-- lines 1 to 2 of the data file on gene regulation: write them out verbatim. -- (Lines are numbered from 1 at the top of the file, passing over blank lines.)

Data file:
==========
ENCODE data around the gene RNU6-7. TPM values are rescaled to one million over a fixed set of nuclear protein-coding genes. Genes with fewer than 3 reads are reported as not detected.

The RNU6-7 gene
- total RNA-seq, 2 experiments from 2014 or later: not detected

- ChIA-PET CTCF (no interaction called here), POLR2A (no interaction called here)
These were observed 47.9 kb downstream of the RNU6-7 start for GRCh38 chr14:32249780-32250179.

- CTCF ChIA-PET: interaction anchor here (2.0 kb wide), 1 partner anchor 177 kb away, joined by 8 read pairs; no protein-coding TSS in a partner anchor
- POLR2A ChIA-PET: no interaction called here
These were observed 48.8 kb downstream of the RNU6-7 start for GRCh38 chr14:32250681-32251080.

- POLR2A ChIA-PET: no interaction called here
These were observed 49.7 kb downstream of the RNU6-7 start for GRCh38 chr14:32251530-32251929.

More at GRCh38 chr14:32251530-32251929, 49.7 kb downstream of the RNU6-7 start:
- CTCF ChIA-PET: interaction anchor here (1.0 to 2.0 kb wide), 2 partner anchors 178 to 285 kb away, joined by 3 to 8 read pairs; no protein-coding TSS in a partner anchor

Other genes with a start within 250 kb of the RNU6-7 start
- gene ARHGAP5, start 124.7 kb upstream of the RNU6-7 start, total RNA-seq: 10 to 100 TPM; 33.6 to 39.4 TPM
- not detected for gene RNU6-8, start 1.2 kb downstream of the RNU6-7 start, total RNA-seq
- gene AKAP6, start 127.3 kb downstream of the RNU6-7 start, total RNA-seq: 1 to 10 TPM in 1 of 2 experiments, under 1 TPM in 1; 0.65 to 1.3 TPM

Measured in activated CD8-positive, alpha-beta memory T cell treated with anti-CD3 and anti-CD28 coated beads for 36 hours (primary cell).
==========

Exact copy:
ENCODE data around the gene RNU6-7. TPM values are rescaled to one million over a fixed set of nuclear protein-coding genes. Genes with fewer than 3 reads are reported as not detected.

The RNU6-7 gene